#1: When you work in Manual mode you select and set the shutter speed and you select and set the aperture. With my Canon cameras the default has you changing the shutter speed with your index finger dial and the aperture with the thumb wheel.

#2: After selecting Manual mode, point your camera at a scene or stationary subject and lock your tripod head so the framing remains constant. Next select and set the desired aperture. Then adjust the shutter speed until the analog scale in the viewfinder nulls out to zero. With Canon pro bodies this scale is laid out vertically along the right side of the viewfinder display (when you are working in horizontal format). With many of the pro-sumer bodies the analog scale is laid out horizontally at the bottom of the viewfinder display. The zero or null indicator is at the center of the analog scale. The three full stops above the null symbol (marked in 1/3-stop increments) indicate overexposure. The three full stops below the null symbol (also marked in 1/3-stop increments) indicate underexposure. If you change the aperture and you do not see the small square moving, check either the top or the bottom of the analog scale. You will note a small triangle at the top if you are way overexposed or a small triangle at the bottom if you are way underexposed. If the former, rotate the dial and choose faster shutter speeds, if the latter, choose slower shutter speeds. In either case, you will soon see the small square moving up or down the analog scale. At first, you will simply want to practice nulling the meter, that is, getting the small square to rest on the null symbol. This indicates that you have now set the metered exposure (as determined by the camera’s Evaluative Metering system.

#3: When you work in Manual mode it is not possible to set exposure compensation. To come up with the exposure that you wish, simply change the aperture or shutter speed as above until the small square indicates the amount of over- or under-exposure that you desire. If you wish to work at +2 stops, you need adjust either the shutter speed or the aperture until the small square rests on the symbol that is two full stops above the null symbol. If you wish to underexpose by 1/3 stop, you need adjust either the shutter speed or the aperture until the small square rests on the symbol that lies just below the null symbol.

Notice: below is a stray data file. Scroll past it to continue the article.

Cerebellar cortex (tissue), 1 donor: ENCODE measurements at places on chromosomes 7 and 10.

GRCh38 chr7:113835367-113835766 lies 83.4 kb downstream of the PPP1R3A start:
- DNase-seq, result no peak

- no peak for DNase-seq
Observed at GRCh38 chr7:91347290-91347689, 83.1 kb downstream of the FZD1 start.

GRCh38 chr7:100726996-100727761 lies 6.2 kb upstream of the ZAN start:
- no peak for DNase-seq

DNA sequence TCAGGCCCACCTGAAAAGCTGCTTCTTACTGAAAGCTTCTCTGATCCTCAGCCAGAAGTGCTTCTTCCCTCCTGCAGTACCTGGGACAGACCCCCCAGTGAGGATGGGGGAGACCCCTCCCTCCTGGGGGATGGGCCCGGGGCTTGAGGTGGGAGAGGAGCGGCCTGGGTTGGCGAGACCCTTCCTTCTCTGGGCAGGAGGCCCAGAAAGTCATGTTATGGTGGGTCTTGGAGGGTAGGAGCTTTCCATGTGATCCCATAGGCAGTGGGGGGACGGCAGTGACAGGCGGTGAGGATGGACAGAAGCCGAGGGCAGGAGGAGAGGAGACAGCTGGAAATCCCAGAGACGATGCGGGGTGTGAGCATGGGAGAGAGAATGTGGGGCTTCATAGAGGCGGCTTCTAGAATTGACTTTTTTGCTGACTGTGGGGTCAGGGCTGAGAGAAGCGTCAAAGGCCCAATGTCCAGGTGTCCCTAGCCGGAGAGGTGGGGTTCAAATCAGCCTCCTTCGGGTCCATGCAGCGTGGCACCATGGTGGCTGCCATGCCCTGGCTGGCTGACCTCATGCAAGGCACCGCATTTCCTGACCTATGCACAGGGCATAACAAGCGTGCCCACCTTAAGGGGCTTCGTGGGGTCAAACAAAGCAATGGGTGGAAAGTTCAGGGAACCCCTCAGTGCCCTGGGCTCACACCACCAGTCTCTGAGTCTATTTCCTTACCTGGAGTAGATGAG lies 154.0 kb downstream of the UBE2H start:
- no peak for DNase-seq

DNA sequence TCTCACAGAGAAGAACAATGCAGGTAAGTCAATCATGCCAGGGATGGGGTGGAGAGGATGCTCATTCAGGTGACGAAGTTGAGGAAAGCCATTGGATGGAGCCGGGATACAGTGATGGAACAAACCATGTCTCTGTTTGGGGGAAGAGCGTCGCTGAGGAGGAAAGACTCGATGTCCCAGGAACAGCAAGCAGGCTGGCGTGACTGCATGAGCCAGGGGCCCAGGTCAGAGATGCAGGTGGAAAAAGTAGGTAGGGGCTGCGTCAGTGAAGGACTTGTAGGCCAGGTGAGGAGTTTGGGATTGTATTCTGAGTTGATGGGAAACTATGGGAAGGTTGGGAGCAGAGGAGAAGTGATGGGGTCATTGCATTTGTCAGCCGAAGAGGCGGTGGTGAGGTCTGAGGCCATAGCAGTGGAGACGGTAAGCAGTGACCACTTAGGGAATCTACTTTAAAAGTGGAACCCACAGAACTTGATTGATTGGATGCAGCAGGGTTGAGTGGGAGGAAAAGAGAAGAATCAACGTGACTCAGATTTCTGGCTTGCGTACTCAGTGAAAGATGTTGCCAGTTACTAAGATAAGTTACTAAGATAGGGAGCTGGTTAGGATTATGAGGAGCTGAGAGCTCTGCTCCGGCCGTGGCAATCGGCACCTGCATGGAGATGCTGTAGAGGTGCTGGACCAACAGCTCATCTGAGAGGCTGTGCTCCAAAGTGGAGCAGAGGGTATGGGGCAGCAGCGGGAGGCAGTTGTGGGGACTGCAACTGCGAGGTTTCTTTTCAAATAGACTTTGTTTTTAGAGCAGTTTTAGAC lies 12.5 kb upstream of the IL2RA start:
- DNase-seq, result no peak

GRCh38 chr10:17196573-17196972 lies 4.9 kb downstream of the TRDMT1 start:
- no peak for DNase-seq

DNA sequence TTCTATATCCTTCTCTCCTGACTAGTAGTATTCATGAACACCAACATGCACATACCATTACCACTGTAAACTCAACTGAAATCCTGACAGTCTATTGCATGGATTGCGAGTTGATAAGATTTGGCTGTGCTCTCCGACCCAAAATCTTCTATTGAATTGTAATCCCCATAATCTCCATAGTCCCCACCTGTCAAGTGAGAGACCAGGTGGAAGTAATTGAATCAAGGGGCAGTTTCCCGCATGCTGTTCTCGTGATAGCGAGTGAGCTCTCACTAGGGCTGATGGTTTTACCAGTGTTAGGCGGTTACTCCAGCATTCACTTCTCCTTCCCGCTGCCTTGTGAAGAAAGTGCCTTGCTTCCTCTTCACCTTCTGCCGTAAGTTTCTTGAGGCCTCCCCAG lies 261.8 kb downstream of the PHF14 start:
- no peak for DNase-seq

With a bit of practice you should quickly become comfortable whenever the need to work in Manual mode arises.


Card and design by Denise Ippolito. Scroll down here to see lots more of Denise’s Palouse images.

Palouse #1. The Palouse A Creative Adventure/BIRDS AS ART Instructional Photo-Tour (IPT)/Eastern Washington State. May 29-June 2, 2015/5 Full Days: $1699/Limit 12 photographers/Openings: 2.

Due to a cancellation, we now have a single opening on this long sold out trip. See item next for additional details.


Card and design by Arthur Morris/BIRDS AS ART.

The Palouse A Creative Adventure/BIRDS AS ART Instructional Photo-Tour (IPT)/Eastern Washington State. June 5-9, 2015/5 Full Days: $1699/Limit 12 photographers/Openings 2.

Rolling farmlands provide a magical patchwork of textures and colors, especially when viewed from the top of Steptoe Butte where we will likely enjoy spectacular sunrises and possibly a nice sunset or two. We will photograph grand landscapes and mini-scenics of the rolling hills and farm fields. We will take you to some really neat old abandoned barns and farmhouses in idyllic settings. There is no better way to improve your compositional and image design skills and to develop your creativity than to join us for this trip. Two great leaders: Denise Ippolito and Arthur Morris. Photoshop and image sharing sessions when we have the time and energy…. We get up early and stay out late and the days are long.

After 6 days of back-breaking scouting work in early June 2014 we found all of the iconic locations and, in addition, lots of spectacular new old barns and breath-taking landforms and views. We will teach you what makes one situation prime and another seemingly similar one a waste of your time.